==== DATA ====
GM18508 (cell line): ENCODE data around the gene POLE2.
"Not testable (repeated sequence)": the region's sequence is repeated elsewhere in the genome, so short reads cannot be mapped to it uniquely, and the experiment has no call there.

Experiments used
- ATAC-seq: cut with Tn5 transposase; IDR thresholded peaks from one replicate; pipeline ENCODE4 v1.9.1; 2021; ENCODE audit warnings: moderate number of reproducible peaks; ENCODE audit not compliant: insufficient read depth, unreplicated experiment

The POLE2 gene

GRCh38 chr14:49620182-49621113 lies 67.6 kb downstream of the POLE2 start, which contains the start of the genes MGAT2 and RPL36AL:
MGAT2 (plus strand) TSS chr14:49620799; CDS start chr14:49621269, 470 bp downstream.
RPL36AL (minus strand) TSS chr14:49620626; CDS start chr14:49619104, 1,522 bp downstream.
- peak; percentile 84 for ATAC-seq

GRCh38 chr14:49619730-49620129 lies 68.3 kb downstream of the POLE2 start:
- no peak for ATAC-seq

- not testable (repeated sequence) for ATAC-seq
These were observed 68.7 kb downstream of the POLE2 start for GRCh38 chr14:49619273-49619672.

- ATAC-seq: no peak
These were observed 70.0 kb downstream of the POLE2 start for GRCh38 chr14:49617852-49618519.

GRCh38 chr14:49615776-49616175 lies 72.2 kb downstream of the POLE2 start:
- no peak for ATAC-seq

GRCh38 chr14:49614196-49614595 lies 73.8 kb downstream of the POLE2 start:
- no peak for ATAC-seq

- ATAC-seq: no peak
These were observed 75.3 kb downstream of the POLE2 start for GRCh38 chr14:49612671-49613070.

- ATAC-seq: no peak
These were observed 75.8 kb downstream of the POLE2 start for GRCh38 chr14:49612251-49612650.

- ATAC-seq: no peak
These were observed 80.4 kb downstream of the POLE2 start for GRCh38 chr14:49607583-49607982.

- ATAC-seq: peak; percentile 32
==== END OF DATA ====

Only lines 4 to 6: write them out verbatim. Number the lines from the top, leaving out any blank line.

- ATAC-seq: cut with Tn5 transposase; IDR thresholded peaks from one replicate; pipeline ENCODE4 v1.9.1; 2021; ENCODE audit warnings: moderate number of reproducible peaks; ENCODE audit not compliant: insufficient read depth, unreplicated experiment

The POLE2 gene

GRCh38 chr14:49620182-49621113 lies 67.6 kb downstream of the POLE2 start, which contains the start of the genes MGAT2 and RPL36AL: